How to Deal with Opposition to Vaccination: Lessons from Addressing Climate Change DenialRead Now
I came across an interview that journalist Bill Moyers did with Christian climate scientist Katherine Hayhoe back in 2014. The topic of their conversation is about the particular situation of Evangelical Christians in the United States as it relates to denial of climate change, but I believe the interview is remarkable because of the broader applicability of Dr. Hayhoe’s ideas as to why denial of many issues has been embraced by various communities and what can be done about it.
You can watch the interview in the video above, but I will provide a recap of the major points of the interview.
Dr. Hayhoe’s argument is that climate change is a hot button issue for many people because they feel it threatens all that they hold dear. However, what people reject about climate change is not so much the science but the solutions. Climate change is something that affects the community, and as such, efforts to deal with climate change require large numbers of people to work together, which means that the government has to be involved. But opposition to government is deeply rooted in the American psyche, and any legislation to limit what people can do or use is viewed with mistrust. Thus, climate change has become a casualty of much larger societal issues. This has been compounded by the fact that people have been lied to by those in whom they deposited their trust.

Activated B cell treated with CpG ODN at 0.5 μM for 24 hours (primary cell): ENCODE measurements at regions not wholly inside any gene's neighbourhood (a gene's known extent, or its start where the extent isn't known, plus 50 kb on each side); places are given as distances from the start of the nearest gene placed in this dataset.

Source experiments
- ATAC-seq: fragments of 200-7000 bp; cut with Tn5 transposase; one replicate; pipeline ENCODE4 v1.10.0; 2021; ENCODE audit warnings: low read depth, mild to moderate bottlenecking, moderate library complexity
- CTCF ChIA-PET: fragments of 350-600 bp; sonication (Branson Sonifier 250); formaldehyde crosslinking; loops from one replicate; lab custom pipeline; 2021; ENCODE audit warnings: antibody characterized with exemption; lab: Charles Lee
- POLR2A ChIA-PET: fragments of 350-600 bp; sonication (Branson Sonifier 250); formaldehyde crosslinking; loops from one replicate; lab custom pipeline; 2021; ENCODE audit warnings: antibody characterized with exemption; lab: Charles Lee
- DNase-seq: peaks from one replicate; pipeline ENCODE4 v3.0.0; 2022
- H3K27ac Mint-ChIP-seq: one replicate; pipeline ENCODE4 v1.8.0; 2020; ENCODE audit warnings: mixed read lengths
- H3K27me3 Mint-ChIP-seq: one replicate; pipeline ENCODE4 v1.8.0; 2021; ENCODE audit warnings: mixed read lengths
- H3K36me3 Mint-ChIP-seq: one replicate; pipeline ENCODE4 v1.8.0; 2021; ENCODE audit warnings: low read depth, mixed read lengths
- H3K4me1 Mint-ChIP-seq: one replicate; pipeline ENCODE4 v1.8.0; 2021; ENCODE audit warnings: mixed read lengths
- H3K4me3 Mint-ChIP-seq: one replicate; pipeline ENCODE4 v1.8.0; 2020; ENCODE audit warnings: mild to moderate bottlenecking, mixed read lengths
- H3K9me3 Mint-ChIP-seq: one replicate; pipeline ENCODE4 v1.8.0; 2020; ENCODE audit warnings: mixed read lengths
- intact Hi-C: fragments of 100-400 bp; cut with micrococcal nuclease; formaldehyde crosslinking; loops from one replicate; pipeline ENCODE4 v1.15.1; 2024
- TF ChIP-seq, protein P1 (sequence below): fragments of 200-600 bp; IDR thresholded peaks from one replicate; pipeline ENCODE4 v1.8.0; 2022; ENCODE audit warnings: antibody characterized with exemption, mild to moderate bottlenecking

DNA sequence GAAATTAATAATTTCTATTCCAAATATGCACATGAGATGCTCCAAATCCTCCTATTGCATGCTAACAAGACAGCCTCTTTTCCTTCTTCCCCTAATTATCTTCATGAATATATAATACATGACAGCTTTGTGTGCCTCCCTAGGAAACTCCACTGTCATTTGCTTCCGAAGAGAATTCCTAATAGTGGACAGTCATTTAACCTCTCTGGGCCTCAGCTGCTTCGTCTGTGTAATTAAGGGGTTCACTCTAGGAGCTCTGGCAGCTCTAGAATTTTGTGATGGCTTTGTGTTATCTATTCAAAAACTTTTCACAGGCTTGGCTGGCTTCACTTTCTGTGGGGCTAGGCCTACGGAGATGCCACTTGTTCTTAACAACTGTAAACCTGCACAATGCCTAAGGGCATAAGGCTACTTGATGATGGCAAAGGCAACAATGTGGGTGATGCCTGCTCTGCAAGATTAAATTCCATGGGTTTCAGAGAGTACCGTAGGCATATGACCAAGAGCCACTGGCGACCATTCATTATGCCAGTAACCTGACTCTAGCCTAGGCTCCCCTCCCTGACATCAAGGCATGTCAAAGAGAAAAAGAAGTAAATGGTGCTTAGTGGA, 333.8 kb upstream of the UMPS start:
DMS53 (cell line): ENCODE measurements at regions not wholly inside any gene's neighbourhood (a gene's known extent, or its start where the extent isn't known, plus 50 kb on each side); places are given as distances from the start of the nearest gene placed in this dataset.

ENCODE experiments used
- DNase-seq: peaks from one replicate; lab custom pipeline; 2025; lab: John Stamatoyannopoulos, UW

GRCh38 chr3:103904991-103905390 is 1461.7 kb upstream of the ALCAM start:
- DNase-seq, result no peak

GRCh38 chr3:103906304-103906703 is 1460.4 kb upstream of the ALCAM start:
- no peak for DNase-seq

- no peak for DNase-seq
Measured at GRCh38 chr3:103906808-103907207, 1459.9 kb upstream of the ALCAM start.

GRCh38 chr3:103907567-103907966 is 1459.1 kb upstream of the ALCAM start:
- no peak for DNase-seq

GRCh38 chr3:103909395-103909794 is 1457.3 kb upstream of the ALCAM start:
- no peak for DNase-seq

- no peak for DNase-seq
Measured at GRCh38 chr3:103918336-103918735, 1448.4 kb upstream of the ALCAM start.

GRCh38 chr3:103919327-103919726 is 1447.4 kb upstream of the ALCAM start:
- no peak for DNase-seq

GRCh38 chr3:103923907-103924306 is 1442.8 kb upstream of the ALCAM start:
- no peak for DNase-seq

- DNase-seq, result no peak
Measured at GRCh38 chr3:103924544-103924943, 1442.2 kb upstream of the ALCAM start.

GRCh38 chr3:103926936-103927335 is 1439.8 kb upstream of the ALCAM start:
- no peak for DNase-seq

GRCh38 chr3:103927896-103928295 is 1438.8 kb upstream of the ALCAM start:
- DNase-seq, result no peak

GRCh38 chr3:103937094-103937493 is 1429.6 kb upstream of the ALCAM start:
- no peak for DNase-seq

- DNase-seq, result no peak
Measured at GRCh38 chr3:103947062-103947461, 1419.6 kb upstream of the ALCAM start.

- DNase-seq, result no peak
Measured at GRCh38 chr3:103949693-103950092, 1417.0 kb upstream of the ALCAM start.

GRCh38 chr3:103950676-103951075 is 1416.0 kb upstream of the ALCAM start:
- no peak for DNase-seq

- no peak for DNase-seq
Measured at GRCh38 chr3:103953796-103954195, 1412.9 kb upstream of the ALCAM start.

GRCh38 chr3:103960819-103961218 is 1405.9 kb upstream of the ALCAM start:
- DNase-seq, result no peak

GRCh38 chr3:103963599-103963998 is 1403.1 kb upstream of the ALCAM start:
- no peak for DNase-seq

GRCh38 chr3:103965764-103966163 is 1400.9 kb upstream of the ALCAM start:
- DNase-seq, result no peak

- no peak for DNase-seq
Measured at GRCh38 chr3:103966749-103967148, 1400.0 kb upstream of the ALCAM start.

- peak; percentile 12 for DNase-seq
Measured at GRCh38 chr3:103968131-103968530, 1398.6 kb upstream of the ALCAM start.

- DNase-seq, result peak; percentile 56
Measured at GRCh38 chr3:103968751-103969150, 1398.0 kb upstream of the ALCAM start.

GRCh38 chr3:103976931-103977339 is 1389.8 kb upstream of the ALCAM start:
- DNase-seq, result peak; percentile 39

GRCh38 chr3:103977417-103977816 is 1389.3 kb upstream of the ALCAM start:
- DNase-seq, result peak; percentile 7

On the one hand, the leaders who many of these people trust because they share their values, have told them that climate change is a hoax, or that it’s real but it’s not a big deal and nothing has to be done about it. Or in the absence of clear leaders, political and media personalities who don’t like the solutions to climate change have stepped in. And because these individuals say the same things that people believe with regards to many other issues, the people put their trust in them. On the other hand, the spokespeople for the opposite point of view have often been scientists who do not share the values of the communities they are addressing. People will not believe messengers whom they do not trust because they perceive them as not sharing their values.
The remedy to this situation will not come from more information and more science, but rather from dealing with who we are as humans and how we function politically. Dr. Hayhoe says that, although caring about the climate is consistent with who people are as Christians, we have increasingly confounded our politics with out faith. Instead of allowing faith to determine our attitudes to political and social issues, we are allowing our political party to dictate our attitude towards issues that are clearly consistent with who we are.